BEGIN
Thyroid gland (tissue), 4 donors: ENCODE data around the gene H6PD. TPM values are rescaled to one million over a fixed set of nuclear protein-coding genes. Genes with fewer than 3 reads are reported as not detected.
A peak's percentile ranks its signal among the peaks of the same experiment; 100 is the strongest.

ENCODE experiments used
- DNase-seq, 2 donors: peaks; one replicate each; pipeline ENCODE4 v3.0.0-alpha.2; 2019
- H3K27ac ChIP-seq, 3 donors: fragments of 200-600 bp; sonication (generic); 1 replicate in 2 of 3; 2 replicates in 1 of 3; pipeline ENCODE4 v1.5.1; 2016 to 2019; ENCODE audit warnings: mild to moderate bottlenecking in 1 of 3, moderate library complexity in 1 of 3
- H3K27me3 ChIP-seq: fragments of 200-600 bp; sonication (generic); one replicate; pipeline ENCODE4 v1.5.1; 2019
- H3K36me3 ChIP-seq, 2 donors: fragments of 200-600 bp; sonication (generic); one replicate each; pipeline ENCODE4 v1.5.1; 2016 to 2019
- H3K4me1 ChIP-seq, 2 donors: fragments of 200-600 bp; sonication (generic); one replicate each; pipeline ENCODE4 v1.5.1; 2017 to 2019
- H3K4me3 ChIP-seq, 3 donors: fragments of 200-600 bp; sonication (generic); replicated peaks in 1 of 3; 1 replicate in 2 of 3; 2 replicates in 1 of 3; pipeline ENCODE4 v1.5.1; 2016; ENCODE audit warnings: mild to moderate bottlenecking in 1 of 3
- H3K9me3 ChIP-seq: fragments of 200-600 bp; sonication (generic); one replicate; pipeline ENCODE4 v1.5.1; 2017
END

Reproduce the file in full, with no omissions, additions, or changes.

Thyroid gland (tissue), 4 donors: ENCODE data around the gene H6PD. TPM values are rescaled to one million over a fixed set of nuclear protein-coding genes. Genes with fewer than 3 reads are reported as not detected.
A peak's percentile ranks its signal among the peaks of the same experiment; 100 is the strongest.

ENCODE experiments used
- DNase-seq, 2 donors: peaks; one replicate each; pipeline ENCODE4 v3.0.0-alpha.2; 2019
- H3K27ac ChIP-seq, 3 donors: fragments of 200-600 bp; sonication (generic); 1 replicate in 2 of 3; 2 replicates in 1 of 3; pipeline ENCODE4 v1.5.1; 2016 to 2019; ENCODE audit warnings: mild to moderate bottlenecking in 1 of 3, moderate library complexity in 1 of 3
- H3K27me3 ChIP-seq: fragments of 200-600 bp; sonication (generic); one replicate; pipeline ENCODE4 v1.5.1; 2019
- H3K36me3 ChIP-seq, 2 donors: fragments of 200-600 bp; sonication (generic); one replicate each; pipeline ENCODE4 v1.5.1; 2016 to 2019
- H3K4me1 ChIP-seq, 2 donors: fragments of 200-600 bp; sonication (generic); one replicate each; pipeline ENCODE4 v1.5.1; 2017 to 2019
- H3K4me3 ChIP-seq, 3 donors: fragments of 200-600 bp; sonication (generic); replicated peaks in 1 of 3; 1 replicate in 2 of 3; 2 replicates in 1 of 3; pipeline ENCODE4 v1.5.1; 2016; ENCODE audit warnings: mild to moderate bottlenecking in 1 of 3
- H3K9me3 ChIP-seq: fragments of 200-600 bp; sonication (generic); one replicate; pipeline ENCODE4 v1.5.1; 2017